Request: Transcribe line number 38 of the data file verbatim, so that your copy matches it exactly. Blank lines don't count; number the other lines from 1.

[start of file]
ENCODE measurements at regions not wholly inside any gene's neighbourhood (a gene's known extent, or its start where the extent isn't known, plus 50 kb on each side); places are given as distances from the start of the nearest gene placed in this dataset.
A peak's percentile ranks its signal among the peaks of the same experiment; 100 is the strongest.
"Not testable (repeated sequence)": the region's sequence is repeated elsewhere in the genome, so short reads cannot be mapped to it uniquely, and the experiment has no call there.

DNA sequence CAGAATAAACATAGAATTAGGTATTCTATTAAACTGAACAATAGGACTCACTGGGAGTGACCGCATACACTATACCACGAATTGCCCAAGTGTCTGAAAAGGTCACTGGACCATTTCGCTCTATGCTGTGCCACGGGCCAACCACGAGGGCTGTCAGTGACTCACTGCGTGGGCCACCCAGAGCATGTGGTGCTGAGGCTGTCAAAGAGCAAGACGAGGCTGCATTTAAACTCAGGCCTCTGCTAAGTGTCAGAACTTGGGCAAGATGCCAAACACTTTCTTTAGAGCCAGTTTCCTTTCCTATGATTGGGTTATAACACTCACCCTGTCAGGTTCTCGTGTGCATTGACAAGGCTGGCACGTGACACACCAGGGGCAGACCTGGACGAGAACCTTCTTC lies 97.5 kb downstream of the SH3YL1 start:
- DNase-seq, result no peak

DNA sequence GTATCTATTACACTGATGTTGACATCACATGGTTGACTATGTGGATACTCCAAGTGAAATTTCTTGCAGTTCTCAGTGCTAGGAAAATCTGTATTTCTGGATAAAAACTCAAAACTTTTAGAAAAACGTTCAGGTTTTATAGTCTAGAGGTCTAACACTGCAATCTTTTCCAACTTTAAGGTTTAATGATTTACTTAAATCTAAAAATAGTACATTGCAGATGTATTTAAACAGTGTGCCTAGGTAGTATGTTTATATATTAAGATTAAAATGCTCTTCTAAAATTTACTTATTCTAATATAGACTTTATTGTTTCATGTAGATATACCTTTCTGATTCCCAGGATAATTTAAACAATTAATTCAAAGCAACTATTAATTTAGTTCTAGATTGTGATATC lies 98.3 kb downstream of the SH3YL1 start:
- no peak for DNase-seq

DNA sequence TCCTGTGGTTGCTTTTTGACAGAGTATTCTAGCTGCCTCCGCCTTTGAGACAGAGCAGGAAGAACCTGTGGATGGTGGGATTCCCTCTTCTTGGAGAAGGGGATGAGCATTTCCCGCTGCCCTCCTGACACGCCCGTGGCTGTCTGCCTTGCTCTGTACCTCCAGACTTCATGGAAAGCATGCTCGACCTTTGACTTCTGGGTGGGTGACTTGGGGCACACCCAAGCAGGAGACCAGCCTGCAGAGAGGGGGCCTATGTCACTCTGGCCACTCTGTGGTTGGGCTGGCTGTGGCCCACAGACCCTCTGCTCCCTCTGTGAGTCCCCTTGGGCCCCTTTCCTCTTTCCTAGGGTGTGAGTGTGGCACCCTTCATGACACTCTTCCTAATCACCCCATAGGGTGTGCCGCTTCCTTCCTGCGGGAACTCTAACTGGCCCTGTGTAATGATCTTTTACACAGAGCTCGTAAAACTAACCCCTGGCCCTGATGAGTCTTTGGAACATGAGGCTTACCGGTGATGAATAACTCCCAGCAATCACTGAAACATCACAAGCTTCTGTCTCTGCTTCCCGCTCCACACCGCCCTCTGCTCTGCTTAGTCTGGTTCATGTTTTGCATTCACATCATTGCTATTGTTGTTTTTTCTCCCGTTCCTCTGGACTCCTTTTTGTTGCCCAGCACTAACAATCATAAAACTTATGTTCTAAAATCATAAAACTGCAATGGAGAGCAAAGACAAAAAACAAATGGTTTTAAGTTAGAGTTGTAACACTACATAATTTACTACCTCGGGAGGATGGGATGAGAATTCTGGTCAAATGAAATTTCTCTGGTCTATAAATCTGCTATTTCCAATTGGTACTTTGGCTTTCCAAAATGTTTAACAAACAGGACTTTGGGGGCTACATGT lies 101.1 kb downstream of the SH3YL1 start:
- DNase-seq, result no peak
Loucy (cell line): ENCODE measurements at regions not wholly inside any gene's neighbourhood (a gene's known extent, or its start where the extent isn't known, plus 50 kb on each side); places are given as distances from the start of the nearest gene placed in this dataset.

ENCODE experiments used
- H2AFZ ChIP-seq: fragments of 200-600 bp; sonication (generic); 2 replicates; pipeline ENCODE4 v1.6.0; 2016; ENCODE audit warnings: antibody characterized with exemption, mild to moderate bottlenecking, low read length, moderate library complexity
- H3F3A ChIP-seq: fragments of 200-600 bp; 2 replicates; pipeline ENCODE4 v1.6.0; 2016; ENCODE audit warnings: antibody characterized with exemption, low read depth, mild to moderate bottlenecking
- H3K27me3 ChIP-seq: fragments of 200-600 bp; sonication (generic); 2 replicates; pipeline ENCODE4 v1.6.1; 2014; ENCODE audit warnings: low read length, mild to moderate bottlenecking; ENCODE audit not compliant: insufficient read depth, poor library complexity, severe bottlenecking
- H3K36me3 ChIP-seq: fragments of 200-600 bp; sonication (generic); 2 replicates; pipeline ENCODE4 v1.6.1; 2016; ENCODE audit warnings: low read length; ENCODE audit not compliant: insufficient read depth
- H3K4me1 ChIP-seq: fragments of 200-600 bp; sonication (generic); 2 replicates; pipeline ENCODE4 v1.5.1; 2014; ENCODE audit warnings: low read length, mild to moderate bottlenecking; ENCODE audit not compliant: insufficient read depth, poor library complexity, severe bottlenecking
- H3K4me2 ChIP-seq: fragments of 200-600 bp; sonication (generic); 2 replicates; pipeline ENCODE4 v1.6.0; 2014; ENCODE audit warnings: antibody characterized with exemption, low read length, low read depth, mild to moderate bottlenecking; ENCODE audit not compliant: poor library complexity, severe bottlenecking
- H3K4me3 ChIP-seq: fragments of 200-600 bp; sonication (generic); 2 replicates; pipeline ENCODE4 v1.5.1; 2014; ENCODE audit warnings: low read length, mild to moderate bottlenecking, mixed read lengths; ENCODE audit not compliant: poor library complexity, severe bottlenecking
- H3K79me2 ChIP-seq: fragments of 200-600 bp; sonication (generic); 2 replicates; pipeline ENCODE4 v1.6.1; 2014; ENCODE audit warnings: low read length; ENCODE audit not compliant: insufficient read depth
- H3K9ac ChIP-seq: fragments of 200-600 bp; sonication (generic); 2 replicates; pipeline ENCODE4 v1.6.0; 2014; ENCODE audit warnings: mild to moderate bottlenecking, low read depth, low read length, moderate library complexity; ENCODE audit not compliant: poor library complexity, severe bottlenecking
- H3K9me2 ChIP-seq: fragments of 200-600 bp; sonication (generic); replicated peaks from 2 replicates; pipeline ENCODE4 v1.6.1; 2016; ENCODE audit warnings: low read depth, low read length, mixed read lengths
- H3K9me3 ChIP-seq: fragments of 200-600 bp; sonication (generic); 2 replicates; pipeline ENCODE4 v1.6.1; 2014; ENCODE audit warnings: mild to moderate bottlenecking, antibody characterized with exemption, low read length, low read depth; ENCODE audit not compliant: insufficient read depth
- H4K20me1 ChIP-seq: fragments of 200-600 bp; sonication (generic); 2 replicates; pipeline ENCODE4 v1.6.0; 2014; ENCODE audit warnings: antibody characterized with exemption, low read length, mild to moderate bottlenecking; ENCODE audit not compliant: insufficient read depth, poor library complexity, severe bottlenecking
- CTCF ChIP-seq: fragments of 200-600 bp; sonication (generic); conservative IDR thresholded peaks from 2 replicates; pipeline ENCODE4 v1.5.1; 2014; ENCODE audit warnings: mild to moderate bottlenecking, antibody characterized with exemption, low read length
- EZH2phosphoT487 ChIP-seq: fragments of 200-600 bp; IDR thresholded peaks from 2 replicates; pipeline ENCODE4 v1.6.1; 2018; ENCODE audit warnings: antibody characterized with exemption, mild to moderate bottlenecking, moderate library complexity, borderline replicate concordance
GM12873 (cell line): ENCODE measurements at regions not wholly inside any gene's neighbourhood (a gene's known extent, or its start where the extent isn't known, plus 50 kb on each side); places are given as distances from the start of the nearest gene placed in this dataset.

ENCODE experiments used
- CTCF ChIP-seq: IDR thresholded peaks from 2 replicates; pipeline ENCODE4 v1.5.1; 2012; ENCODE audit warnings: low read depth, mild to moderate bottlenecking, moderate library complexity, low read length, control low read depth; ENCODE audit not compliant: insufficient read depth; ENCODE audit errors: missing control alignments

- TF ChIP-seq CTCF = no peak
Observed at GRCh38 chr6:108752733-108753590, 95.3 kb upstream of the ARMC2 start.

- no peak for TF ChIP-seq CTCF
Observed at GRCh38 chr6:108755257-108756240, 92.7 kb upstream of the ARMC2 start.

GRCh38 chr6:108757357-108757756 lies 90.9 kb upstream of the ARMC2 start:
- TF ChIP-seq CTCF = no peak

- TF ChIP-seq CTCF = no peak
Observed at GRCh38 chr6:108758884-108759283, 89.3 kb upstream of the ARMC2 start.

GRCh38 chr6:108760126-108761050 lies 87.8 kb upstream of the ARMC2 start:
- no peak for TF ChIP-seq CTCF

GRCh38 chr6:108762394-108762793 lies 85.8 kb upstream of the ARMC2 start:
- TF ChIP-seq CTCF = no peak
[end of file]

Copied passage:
- no peak for TF ChIP-seq CTCF